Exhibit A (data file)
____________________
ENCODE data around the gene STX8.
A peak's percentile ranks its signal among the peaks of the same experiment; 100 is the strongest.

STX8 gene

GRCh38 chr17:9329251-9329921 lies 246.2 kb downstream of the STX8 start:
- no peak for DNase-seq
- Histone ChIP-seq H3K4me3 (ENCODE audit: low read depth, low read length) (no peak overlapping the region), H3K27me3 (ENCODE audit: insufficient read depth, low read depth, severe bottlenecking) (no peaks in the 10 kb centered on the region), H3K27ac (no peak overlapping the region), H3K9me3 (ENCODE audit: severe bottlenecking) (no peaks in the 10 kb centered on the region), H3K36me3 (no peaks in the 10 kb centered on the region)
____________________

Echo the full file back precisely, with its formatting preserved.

ENCODE data around the gene STX8.
A peak's percentile ranks its signal among the peaks of the same experiment; 100 is the strongest.

STX8 gene

GRCh38 chr17:9329251-9329921 lies 246.2 kb downstream of the STX8 start:
- no peak for DNase-seq
- Histone ChIP-seq H3K4me3 (ENCODE audit: low read depth, low read length) (no peak overlapping the region), H3K27me3 (ENCODE audit: insufficient read depth, low read depth, severe bottlenecking) (no peaks in the 10 kb centered on the region), H3K27ac (no peak overlapping the region), H3K9me3 (ENCODE audit: severe bottlenecking) (no peaks in the 10 kb centered on the region), H3K36me3 (no peaks in the 10 kb centered on the region)